It is positive that ships are recycled and that almost every part of a ship can be reused. However, in some countries, the way in which ships are recycled leaves something to be desired. This is due to concerns about the protection of the safety of workers and the environment. This is why there are international and regional regulations for the recycling of seagoing vessels.
Hong Kong International Convention
The Hong Kong International Convention for the Safe and Environmentally Sound Recycling of Ships (“Hong Kong Convention”) was adopted in 2009. This sets adequate requirements for ship recycling procedures, applying globally to ship recycling companies and shipowners. However, this convention has not yet been ratified by enough countries to come into effect.
European Ship Recycling Regulation
The European Ship Recycling Regulation came into force in 2013. While it has many similarities with the Hong Kong Convention, it is less effective and does not provide a level playing field on a global scale.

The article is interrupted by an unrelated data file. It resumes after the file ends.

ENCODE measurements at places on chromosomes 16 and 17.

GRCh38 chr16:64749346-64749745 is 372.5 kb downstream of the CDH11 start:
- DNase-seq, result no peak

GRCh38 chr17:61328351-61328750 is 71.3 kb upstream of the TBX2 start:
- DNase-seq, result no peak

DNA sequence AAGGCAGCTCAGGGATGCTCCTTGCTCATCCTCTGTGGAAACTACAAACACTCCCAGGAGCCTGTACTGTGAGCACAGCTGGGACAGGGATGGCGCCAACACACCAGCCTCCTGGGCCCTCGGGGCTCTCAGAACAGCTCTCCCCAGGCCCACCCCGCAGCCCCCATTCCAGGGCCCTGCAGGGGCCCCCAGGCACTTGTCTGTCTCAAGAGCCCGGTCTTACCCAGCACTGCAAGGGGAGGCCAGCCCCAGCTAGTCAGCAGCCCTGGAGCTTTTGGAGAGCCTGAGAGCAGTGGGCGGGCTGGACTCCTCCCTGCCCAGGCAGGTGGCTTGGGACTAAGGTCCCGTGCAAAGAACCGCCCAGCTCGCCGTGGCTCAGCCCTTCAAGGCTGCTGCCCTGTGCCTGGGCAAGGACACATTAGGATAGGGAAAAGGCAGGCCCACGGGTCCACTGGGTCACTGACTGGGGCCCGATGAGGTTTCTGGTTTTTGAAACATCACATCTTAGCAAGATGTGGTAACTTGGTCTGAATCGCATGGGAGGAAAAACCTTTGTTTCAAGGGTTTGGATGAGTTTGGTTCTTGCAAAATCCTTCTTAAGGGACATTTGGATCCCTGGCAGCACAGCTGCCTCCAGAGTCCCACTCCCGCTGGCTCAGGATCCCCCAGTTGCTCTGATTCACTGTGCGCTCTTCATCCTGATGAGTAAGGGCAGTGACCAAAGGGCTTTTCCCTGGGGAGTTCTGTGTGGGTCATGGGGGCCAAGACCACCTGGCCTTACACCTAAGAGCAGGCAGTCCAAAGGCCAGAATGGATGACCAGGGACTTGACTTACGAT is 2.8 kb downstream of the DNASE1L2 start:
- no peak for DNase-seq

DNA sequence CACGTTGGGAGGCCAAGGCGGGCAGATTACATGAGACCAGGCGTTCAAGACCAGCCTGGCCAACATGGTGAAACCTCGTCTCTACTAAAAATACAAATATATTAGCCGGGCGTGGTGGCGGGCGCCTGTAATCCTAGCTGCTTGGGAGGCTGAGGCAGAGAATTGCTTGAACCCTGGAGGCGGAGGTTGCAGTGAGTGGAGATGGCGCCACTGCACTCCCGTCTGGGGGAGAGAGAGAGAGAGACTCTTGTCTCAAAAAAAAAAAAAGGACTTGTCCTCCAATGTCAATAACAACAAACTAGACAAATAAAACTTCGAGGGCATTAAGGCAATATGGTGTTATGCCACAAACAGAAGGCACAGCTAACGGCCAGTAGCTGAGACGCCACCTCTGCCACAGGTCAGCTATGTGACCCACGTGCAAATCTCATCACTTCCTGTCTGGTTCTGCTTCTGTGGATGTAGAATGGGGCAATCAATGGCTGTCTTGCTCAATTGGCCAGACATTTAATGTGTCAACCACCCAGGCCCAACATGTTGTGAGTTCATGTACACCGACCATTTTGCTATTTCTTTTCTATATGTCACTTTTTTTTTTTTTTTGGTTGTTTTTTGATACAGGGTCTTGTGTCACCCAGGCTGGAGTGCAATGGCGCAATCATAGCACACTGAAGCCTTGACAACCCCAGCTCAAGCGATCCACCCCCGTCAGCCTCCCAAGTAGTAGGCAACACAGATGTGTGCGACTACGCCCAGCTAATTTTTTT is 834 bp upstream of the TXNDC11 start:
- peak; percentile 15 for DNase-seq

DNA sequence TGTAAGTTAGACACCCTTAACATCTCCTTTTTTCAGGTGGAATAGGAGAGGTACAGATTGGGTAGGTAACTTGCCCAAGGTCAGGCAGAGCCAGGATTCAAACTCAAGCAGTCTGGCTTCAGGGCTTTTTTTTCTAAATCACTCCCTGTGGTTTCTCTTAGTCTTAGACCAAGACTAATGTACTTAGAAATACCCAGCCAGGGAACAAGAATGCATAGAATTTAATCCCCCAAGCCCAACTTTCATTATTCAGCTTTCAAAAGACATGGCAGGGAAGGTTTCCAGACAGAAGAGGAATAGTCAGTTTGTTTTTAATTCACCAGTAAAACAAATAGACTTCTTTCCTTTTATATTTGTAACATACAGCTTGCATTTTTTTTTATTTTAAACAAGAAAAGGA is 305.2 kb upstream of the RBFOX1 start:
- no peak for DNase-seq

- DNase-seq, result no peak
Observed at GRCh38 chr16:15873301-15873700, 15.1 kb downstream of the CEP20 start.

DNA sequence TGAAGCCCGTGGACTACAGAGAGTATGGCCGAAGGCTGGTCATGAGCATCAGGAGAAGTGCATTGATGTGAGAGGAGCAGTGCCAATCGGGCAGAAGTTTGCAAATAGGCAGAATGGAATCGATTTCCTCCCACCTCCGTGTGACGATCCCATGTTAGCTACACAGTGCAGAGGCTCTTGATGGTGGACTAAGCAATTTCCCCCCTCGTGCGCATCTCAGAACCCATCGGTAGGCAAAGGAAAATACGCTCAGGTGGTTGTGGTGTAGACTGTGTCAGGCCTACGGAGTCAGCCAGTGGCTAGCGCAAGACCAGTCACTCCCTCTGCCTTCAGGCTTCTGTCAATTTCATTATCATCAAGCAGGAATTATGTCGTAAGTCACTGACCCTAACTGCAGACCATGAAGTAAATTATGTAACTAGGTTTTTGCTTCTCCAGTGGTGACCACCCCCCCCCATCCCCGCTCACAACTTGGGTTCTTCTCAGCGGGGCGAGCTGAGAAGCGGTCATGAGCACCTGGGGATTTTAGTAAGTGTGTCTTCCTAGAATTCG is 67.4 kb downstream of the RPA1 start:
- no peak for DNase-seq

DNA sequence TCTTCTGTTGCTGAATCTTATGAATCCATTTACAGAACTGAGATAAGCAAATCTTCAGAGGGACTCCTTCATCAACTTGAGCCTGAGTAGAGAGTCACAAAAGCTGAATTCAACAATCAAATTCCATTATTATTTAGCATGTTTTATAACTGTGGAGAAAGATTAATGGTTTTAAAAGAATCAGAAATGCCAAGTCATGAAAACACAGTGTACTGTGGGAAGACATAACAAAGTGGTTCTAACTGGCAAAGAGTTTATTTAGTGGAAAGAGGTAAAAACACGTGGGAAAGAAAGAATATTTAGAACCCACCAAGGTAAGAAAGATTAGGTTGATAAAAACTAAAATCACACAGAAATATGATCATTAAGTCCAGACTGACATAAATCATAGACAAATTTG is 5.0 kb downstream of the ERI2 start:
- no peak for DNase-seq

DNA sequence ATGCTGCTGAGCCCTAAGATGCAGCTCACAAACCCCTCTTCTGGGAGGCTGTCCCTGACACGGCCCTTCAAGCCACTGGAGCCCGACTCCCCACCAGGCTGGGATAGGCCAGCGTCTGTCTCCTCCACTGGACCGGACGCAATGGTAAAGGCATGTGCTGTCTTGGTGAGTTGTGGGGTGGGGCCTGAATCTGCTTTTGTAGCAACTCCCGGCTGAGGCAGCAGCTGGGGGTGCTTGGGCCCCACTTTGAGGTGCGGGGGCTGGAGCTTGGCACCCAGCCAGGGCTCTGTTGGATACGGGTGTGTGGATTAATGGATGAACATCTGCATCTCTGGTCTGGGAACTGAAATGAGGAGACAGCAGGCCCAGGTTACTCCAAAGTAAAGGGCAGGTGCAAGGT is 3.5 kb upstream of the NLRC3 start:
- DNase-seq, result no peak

In addition, EU Member State-flagged ships may only be recycled within the EU at ship recycling facilities approved by an EU Member State, or outside the EU at ship recycling facilities approved by the European Commission. These ship recycling yards are included in a list of facilities that have been approved by the EU to recycle EU-flagged seagoing vessels.
European Waste Shipment Regulation
Furthermore, there are hugely significant complications in the application of the European Regulation 1013/2006 on the shipment of waste (WSR) on ships that the owner intends to discard for recycling. In particular, this relates to the definition of the term ‘waste’.